pool evolve during manufacturing while some researchers monitor the thermal history to identify defects in the SLM process. In this paper, SWIR imaging is used in layer-to-layer process monitoring during SLM of 304L stainless steel. Thermal features are extracted from the SWIR imaging data to identify defects in 3-Dimensional reconstructions of the SLM parts. These features are related to the melt pool size and SLM process parameters used during manufacturing. The thermal features are then correlated to part engineering properties to understand how data from the thermal history relate to mechanical performance. This is done to ultimately understand if meaningful information can be obtained from the SWIR data to ensure part quality and use in controls oriented decision making.
2. Experimental Setup
A Renishaw AM250 SLM system was used to manufacture cylindrical tensile test
specimens (ASTM E8/E8M) out of 304L stainless steel (layer thickness of 50 µm). The Renishaw AM250 uses a 200 W maximum fiber laser (λ = 1070 nm) that scans with a point-to-point exposure strategy. In the point-to-point exposure strategy, the laser scanning parameters include power, P, exposure time, te, point distance, dp, and hatch spacing, hs. The laser steps along the scan path by the point distance and then emits for the exposure time. To simplify process parameters into a single term, linear energy density, Eρ, can be calculated using Eq. 1.
P tE dρ ⋅
In this work, the tensile specimens were manufactured with constant point distance (60
μm) and hatch spacing (85 μm) while the laser power (100, 125, 150, 175, 200 W) and exposure time (50, 75, 100, 125 µs) were varied. SWIR imaging data was collected in-situ during the SLM manufacturing process for all combinations of laser power and exposure time. Figure 1 (a) is a schematic of the AM250 build chamber with the SWIR camera mounted at a fixed location. The SWIR imaging data was collected through a window installed on the top of the AM250 build chamber. A notch filter was selected to protect the camera from scattered laser radiation and a bandpass filter was utilized to minimize saturation in the thermal data.
FIG 1: (a) Schematic of AM250 building process with SWIR camera observing powder bed and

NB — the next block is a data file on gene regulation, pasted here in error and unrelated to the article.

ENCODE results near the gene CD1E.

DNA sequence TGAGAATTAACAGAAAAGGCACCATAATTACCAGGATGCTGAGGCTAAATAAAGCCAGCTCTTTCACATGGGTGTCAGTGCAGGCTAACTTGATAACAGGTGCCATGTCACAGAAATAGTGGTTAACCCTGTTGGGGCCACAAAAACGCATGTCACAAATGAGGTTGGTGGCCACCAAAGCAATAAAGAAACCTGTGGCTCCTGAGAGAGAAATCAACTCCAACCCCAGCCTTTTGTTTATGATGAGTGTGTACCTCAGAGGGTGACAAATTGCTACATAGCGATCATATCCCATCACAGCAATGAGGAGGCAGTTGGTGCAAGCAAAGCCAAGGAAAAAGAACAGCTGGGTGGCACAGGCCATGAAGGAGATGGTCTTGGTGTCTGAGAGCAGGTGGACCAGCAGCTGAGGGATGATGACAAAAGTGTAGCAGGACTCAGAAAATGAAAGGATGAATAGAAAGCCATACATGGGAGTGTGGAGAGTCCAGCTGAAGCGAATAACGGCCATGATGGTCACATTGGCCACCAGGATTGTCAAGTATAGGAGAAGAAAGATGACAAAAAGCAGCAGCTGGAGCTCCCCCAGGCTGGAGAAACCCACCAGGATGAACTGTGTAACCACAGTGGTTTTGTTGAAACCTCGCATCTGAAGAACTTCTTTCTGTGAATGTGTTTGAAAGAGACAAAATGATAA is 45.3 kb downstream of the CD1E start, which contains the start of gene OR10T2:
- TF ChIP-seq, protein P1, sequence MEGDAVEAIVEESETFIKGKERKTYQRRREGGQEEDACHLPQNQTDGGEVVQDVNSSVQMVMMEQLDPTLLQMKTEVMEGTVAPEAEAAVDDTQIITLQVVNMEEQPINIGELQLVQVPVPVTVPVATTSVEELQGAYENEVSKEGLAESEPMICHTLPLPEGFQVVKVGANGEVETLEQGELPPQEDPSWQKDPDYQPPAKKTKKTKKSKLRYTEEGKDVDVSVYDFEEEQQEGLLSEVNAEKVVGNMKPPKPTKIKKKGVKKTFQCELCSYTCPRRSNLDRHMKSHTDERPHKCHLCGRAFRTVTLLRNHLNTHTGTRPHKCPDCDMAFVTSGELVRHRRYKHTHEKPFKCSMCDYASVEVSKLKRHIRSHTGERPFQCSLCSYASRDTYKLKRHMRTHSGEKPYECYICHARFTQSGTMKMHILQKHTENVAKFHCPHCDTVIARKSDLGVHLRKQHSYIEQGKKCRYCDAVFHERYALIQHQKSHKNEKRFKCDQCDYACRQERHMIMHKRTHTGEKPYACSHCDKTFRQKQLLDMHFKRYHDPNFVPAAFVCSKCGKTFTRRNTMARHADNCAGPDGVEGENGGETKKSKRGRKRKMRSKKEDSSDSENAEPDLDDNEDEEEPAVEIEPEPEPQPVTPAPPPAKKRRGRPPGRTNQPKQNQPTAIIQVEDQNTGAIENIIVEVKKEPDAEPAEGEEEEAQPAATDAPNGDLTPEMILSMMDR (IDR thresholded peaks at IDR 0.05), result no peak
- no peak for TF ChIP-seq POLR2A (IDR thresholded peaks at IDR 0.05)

(b) completed build of tensile test specimens.
Three additional tensile test tensile test specimens were manufactured for layer-to-layer observations using a laser power of 200 W and exposure time of 75 µs. Two of the specimens were manufactured with introduced defects. This was done to demonstrate the ability to detect the defects with in-situ measurements taken with the SWIR camera. A nominal specimen was built for comparison to the defect specimens.
3. Thermal Camera Data Processing
3.1. Thermal Feature Extraction Preforming layer-to-layer observations with the SWIR camera results in time-series data of the laser processing each slice of the tensile test specimen geometry. Figure 2 contains images of the apparent melt pool from selected frames in the time series data for two process parameter combinations. Features can be extracted from this time series thermal data to assign a value to each pixel for compression to a single representative frame for each layer. The pixels in the representative frames have a known size in object space and a third dimension corresponding to the layer thickness can be assigned to create a voxel. A filter for the voxel based data is determined by the thermal feature extracted from the time-series recordings of the layers. In this paper, the time above melt temperature, maximum spatial gradient, and maximum cooling rate are extracted from the time series thermal data for comparison.
Process Laser: P, te
FIG 2: Images of melt pools from SWIR camera data.
In a layer, the time above melt temperature for each pixel is defined as the total time the
pixel is above a set threshold. The melt point threshold was determined by observation of the apparent phase transition region in the spatial profile of a melt pool. Figure 3 (a) is the spatial profile of a melt pool showing the apparent phase transition region corresponding to 12,000 counts. Time above melting temperature is proportionate to the apparent melt pool size. This is explained by the time series data from a pixel in Fig. 3 (b). Due to the raster of the laser during processing the apparent melt pool will pass over a pixel several times for a layer. Larger apparent melt pools results in the pixel measuring values above the melt temperature threshold more times than smaller melt pools. In Fig. 3 (b) the pixel measured values above the apparent phase transition region six times. The time above the melt temperature was increased each time the melt pool passed over the pixel. This means larger time above melt temperature values are proportionate to larger melt pools while smaller values of time above melt temperature correspond to smaller melt pools.
-2.0 -1.5 -1.0 -0.5 0.0 0.5 6000
C o u n ts